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  21. Stephanie Stray (2008). Environmental Reporting: The U.K. Water and Energy Industries: A Research Note. [REVIEW] Journal of Business Ethics 80 (4):697 - 710.score: 24.0
    Last year the Department of the Environment, Food and Rural Affairs (DEFRA) released a new set of revised guidelines upon environmental reporting practices for U.K companies. Two industrial sectors were selected – the Water industry and the Energy industry – and the most recent Environmental Reports produced by companies in these sectors were subjected to content analysis where the coding framework was heavily based on the DEFRA guidelines. Results are reported for the two industries separately and the two industries (...)
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  22. Angela N. H. Creager (2006). Nuclear Energy in the Service of Biomedicine: The U.S. Atomic Energy Commission's Radioisotope Program, 1946-1950. [REVIEW] Journal of the History of Biology 39 (4):649 - 684.score: 24.0
    The widespread adoption of radioisotopes as tools in biomedical research and therapy became one of the major consequences of the "physicists' war" for postwar life science. Scientists in the Manhattan Project, as part of their efforts to advocate for civilian uses of atomic energy after the war, proposed using infrastructure from the wartime bomb project to develop a government-run radioisotope distribution program. After the Atomic Energy Bill was passed and before the Atomic Energy Commission (AEC) was formally (...)
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  23. [deleted]Felix Blankenburg Jakub Limanowski (2013). Minimal Self-Models and the Free Energy Principle. Frontiers in Human Neuroscience 7.score: 24.0
    The term "minimal phenomenal selfhood" describes the basic, pre-reflective experience of being a self (Blanke & Metzinger, 2009). Theoretical accounts of the minimal self have long recognized the importance and the ambivalence of the body as both part of the physical world, and the enabling condition for being in this world (Gallagher, 2005; Grafton, 2009). A recent account of minimal phenomenal selfhood (MPS, Metzinger, 2004a) centers on the consideration that minimal selfhood emerges as the result of basic self-modeling mechanisms, thereby (...)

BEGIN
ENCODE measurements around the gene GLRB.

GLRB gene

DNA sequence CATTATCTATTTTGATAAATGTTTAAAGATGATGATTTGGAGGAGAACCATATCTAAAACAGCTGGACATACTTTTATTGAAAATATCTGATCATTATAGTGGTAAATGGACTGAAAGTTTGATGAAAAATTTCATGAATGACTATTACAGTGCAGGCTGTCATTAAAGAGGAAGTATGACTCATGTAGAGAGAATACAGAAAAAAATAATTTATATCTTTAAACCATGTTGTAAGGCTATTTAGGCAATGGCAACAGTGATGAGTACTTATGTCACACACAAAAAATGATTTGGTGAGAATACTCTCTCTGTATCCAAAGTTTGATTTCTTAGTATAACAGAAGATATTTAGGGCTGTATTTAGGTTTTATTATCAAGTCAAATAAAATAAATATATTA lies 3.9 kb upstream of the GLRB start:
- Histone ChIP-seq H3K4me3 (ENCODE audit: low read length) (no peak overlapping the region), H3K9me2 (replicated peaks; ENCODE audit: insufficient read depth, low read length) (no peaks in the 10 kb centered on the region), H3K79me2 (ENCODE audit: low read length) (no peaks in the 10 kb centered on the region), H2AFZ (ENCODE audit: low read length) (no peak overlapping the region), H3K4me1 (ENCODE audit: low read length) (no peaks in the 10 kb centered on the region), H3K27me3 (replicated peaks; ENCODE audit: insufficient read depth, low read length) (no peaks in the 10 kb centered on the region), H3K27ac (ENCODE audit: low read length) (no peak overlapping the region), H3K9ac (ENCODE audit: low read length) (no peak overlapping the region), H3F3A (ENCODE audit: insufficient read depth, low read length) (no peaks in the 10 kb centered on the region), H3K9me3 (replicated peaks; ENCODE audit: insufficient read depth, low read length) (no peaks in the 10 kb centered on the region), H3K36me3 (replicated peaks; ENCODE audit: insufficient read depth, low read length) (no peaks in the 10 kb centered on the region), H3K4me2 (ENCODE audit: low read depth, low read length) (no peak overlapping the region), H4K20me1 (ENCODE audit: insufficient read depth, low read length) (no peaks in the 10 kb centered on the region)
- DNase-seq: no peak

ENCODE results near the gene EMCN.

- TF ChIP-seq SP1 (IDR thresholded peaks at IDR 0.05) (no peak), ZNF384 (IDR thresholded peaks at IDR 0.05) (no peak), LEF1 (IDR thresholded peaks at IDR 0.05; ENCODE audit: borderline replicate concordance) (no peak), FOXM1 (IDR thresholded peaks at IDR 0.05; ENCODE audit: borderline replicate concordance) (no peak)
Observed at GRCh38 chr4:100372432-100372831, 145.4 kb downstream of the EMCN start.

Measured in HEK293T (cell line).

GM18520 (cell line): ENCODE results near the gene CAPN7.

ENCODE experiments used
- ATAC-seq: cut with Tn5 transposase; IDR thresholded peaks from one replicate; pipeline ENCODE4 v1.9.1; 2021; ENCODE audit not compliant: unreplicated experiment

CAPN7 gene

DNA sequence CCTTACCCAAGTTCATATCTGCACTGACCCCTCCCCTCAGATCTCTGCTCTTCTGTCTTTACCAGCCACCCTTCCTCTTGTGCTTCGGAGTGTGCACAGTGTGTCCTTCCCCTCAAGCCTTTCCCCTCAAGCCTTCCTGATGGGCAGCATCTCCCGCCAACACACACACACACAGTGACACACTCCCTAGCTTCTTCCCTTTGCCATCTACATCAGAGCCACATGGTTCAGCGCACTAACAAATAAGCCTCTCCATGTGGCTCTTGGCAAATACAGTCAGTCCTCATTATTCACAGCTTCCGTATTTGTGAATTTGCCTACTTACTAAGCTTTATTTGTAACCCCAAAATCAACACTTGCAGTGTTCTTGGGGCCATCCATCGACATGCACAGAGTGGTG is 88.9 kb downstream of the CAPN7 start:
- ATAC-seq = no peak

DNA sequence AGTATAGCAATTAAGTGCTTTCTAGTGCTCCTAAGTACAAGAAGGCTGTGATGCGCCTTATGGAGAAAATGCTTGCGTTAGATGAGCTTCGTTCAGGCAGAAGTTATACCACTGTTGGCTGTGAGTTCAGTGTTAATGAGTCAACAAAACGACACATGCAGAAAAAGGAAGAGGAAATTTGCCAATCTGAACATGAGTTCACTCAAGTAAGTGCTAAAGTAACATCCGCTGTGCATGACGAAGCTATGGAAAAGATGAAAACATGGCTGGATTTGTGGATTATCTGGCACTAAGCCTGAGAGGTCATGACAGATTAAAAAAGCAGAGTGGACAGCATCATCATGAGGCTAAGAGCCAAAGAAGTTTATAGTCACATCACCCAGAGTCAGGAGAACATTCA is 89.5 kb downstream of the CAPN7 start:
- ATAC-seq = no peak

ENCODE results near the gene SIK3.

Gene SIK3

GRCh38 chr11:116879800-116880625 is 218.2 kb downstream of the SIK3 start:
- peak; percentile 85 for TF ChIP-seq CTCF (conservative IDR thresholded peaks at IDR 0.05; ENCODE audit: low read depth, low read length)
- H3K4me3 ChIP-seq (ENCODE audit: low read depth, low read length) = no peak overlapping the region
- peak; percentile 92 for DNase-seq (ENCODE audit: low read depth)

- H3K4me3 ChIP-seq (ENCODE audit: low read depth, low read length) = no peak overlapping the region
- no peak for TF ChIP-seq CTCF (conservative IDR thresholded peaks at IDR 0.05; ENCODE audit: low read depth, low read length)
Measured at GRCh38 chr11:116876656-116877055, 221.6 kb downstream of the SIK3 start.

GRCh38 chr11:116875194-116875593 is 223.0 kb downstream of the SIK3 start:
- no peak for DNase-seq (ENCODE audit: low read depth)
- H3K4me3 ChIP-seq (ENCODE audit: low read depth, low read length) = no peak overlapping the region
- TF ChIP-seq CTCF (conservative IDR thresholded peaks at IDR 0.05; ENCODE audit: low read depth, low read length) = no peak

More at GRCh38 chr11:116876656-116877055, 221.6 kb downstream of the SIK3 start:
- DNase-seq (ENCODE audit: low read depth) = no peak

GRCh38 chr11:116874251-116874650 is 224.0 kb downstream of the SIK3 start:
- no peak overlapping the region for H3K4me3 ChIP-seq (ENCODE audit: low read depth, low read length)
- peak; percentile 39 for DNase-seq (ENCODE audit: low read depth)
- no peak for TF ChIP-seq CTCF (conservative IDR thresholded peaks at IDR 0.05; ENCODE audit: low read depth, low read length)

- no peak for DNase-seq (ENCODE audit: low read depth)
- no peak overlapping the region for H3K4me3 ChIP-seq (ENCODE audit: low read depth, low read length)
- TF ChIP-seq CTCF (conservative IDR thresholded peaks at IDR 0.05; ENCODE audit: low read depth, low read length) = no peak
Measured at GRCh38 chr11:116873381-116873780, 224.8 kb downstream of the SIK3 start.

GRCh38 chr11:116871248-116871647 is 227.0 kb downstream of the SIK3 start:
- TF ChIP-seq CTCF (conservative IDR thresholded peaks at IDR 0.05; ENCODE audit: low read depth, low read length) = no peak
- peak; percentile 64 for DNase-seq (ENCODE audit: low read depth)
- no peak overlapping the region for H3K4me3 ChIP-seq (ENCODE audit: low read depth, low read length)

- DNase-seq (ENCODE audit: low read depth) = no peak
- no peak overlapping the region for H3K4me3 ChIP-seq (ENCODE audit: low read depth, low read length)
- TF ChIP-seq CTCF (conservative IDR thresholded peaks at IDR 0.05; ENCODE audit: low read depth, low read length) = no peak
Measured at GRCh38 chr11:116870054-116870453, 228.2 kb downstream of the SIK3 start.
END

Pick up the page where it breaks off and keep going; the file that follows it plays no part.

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  24. F. I. Piazzese (2003). On the Energy Radiation From an Accelerated Charge. Foundations of Physics 33 (8):1223-1236.score: 24.0
    In the framework of classical electromagnetism, a charge however accelerated with respect to an inertial frame radiates energy, in any circumstance. Regarding the energy as made of photons, the hypothesis is here introduced that the emission of a photon is only possible as a result of a change of the energy of the charge, which requires an energy-work exchange with the accelerating field. On such an hypothesis an elementary impulsive-dissipative model for the photon emission is constructed, (...)
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  25. E. K. Akhmedov & A. Y. Smirnov (2011). Neutrino Oscillations: Entanglement, Energy-Momentum Conservation and QFT. [REVIEW] Foundations of Physics 41 (8):1279-1306.score: 24.0
    We consider several subtle aspects of the theory of neutrino oscillations which have been under discussion recently. We show that the S-matrix formalism of quantum field theory can adequately describe neutrino oscillations if correct physics conditions are imposed. This includes space-time localization of the neutrino production and detection processes. Space-time diagrams are introduced, which characterize this localization and illustrate the coherence issues of neutrino oscillations. We discuss two approaches to calculations of the transition amplitudes, which allow different physics interpretations: (i) (...)
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  26. Matthew J. Mariola (2008). The Local Industrial Complex? Questioning the Link Between Local Foods and Energy Use. Agriculture and Human Values 25 (2):193-196.score: 24.0
    Local food has become the rising star of the sustainable agriculture movement, in part because of the energy efficiencies thought to be gained when food travels shorter distances. In this essay I critique four key assumptions that underlie this connection between local foods and energy. I then describe two competing conclusions implied by the critique. On the one hand, local food systems may need a more extensive and integrated transportation infrastructure to achieve sustainability. On the other hand, the (...)
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  27. David Atkinson (2009). Nonconservation of Energy and Loss of Determinism I. Infinitely Many Colliding Balls. Foundations of Physics 39 (8):937-957.score: 24.0